If you’re like most Americans, the term “debt ceiling” probably didn’t mean much to you until recently. Now, of course, the debt ceiling debate is front-page news, day after day.
As a citizen, you no doubt are hoping the situation is resolved in the best interests of the country.
But as an investor, you especially may be concerned about what might happen to your holdings and your overall investment strategy if the debt ceiling is not increased by the Aug. 2 deadline.
Before you consider how the situation may affect you, let’s quickly review just what is meant by the term “debt ceiling” and what might happen if no agreement is reached.
Essentially, the debt ceiling is the legal limit on borrowing by the federal government. If Congress doesn’t increase the limit, borrowed funds wouldn’t be available to pay bills, so the United States could be forced to default on its debt obligations, which would be unprecedented.
No one really can predict what might happen if the debt ceiling isn’t raised, but virtually everyone agrees that it would be an undesirable outcome. That’s why Congress has, more or less routinely, always raised the debt ceiling in the past. In fact, it’s been raised every year for the past 10 years.
This year, however, political and philosophical differences between congressional leaders and the current administration thus far have blocked the lifting of the debt ceiling.
Nonetheless, there’s still time for Congress to take action before Aug. 2, which is the estimated date of when temporary actions to avoid default are exhausted. The actual debt ceiling was reached in mid-May.
As an individual investor, here’s what you can do:
• Don’t panic. It’s hard to imagine that an agreement won’t be reached to raise the debt ceiling, even if such a deal doesn’t happen until the last minute. But even if the Aug. 2 deadline passes, the United States still may find ways to make payments on its debt for a while. So don’t rush into investment decisions based on this scenario.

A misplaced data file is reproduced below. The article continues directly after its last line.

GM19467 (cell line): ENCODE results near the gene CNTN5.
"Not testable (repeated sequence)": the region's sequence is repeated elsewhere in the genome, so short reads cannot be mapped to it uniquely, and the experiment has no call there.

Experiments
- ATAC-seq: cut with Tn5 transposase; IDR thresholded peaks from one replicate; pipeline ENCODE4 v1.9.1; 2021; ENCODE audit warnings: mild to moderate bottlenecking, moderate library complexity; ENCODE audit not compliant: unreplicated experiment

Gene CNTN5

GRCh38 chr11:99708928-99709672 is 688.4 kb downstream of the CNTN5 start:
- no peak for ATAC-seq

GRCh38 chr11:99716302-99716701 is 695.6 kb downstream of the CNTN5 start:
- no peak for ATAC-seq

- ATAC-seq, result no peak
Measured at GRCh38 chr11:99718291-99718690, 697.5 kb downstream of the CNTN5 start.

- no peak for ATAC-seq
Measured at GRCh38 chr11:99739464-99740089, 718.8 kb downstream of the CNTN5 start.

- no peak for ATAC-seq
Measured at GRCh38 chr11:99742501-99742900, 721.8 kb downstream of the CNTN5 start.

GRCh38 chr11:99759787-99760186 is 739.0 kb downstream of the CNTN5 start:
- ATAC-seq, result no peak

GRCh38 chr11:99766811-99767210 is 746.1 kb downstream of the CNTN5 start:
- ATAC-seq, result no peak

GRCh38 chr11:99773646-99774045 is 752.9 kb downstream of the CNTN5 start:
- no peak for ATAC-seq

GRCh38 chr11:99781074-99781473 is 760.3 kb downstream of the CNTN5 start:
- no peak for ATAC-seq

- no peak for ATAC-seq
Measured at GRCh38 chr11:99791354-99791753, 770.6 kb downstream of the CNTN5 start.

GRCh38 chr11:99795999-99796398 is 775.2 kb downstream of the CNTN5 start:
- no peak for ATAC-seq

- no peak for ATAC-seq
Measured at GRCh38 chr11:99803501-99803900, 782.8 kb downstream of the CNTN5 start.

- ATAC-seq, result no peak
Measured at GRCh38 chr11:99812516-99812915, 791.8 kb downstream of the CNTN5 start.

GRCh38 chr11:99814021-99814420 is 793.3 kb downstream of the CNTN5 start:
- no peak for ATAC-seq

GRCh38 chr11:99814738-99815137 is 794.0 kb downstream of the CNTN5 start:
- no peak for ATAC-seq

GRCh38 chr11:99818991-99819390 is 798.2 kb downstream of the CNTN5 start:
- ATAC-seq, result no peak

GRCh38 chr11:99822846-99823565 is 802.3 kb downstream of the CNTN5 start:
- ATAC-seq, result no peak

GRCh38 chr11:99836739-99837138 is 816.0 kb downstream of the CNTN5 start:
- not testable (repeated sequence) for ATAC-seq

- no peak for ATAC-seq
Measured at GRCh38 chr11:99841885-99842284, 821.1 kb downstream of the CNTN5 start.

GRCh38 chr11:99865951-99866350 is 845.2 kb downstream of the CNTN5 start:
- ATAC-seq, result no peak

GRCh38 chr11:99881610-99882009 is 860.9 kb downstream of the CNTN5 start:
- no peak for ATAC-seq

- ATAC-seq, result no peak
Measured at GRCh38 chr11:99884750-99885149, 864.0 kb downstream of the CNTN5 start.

• Overlook short-term results. Even if the United States finds ways to pay its debts after the Aug. 2 deadline, lenders — who don’t like uncertainty — could become more concerned and start demanding higher interest rates on their investments in U.S. Treasury securities.
As a result, market interest rates could rise across the board, leading to declines in bond and stock prices. Remember that the market can drop for any reason, and this would be no exception.
While such a drop could be sharp, the resulting distress likely would jolt Congress into taking quick action on the debt ceiling.
• Don’t let debts and deficits drive your investment decisions. Even after the debt ceiling issue is resolved, concerns will exist about the country’s debt and deficit issues.
As an investor, you should make investment decisions based on your individual goals, risk tolerance and time horizon rather than the level of debt being incurred by the government.
The debt ceiling story certainly can be unsettling, but it doesn’t mean you should let the roof fall in on your investment strategy.
Cardella is an financial advisor for Edward Jones, which provided this article.